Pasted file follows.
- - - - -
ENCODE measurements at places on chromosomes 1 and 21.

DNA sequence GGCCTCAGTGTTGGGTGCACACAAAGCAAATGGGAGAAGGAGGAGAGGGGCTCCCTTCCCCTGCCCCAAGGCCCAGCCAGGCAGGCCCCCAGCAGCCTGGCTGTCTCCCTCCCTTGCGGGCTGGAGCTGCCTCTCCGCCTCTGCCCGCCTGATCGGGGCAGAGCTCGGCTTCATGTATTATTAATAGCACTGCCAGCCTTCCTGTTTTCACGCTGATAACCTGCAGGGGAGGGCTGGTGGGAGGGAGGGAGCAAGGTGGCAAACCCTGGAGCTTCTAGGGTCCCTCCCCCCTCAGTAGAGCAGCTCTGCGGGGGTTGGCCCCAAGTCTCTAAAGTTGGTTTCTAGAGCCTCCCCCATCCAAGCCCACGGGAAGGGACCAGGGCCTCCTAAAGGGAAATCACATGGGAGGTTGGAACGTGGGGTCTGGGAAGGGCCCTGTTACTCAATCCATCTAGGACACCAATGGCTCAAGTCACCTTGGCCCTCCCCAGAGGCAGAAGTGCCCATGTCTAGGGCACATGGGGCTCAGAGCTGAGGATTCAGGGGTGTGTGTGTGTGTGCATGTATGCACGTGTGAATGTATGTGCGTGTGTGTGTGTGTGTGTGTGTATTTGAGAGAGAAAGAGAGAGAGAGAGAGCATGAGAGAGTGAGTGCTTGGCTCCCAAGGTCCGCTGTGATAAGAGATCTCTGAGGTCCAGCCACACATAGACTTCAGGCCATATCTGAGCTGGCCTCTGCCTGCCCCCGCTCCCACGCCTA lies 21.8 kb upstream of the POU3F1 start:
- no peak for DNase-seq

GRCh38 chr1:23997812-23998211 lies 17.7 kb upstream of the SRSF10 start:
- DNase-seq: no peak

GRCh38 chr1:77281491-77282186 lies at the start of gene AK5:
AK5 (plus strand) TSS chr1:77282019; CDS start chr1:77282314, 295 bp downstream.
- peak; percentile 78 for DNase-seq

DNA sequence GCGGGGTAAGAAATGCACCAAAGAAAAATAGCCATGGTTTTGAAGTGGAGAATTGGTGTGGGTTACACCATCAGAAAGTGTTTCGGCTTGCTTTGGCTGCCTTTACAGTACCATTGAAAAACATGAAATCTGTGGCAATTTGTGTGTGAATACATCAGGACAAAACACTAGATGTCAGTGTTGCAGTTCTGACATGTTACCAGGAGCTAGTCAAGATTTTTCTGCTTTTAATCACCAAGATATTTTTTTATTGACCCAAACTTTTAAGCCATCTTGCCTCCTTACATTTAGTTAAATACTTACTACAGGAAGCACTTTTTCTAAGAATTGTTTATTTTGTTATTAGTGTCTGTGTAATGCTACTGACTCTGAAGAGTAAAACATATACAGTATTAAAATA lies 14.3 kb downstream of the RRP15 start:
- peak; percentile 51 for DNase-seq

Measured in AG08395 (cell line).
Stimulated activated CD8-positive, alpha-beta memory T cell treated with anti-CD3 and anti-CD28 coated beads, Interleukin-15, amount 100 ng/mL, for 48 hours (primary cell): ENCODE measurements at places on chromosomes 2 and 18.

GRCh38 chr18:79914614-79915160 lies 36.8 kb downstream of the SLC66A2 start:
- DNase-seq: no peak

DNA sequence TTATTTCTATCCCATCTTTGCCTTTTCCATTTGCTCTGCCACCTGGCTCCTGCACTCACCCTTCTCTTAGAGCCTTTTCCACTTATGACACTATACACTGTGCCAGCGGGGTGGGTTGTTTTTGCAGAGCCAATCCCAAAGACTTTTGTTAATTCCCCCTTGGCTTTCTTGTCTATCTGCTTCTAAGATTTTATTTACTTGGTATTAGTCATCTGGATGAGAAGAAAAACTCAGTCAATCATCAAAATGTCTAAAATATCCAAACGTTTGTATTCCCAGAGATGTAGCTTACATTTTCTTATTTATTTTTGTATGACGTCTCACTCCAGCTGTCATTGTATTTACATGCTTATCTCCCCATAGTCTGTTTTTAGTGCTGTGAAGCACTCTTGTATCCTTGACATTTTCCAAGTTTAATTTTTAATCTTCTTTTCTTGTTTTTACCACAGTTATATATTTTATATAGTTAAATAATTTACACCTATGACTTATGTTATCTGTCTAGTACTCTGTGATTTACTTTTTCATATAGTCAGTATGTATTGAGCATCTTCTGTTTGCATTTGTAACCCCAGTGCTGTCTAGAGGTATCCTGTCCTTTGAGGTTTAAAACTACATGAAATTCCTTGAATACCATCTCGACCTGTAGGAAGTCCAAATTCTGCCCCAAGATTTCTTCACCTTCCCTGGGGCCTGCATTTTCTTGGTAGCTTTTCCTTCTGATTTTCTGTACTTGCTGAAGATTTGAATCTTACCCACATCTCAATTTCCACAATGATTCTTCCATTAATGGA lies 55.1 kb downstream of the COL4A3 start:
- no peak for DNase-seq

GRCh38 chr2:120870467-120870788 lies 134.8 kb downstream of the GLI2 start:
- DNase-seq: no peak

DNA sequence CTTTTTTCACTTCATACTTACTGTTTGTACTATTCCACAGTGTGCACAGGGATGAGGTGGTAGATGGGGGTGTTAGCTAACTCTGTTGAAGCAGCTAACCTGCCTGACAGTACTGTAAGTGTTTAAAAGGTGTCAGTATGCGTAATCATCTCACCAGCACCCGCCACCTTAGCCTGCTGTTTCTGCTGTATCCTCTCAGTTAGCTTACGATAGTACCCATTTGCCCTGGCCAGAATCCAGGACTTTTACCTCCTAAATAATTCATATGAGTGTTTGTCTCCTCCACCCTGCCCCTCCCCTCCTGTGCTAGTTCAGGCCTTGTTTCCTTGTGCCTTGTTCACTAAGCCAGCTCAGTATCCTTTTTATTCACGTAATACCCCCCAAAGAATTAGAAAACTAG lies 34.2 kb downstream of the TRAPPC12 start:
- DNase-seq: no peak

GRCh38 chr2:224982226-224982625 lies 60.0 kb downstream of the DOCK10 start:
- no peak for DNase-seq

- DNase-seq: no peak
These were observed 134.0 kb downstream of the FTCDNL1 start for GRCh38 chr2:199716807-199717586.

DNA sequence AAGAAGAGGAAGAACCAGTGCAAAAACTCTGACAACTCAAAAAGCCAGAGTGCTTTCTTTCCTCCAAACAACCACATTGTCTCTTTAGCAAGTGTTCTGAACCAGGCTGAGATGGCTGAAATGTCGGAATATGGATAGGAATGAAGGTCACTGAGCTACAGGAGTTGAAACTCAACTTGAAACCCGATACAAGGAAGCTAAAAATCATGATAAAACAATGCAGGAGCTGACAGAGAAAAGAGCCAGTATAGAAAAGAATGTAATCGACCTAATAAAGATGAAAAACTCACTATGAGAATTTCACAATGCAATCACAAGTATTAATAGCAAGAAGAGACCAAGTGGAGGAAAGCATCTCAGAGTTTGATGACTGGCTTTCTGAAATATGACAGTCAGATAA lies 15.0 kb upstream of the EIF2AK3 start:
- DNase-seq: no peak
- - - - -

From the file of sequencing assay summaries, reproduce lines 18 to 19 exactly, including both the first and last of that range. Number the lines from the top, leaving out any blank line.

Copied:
- DNase-seq: no peak

DNA sequence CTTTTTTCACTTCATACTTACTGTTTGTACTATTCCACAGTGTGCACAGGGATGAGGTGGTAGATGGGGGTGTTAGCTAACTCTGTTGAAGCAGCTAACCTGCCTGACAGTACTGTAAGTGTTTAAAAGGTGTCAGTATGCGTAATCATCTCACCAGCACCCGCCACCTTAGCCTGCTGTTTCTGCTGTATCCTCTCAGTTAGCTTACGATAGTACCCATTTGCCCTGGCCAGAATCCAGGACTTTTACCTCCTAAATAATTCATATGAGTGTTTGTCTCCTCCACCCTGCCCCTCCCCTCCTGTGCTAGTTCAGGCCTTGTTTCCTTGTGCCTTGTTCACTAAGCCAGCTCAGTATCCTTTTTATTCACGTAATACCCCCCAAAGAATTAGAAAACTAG lies 34.2 kb downstream of the TRAPPC12 start: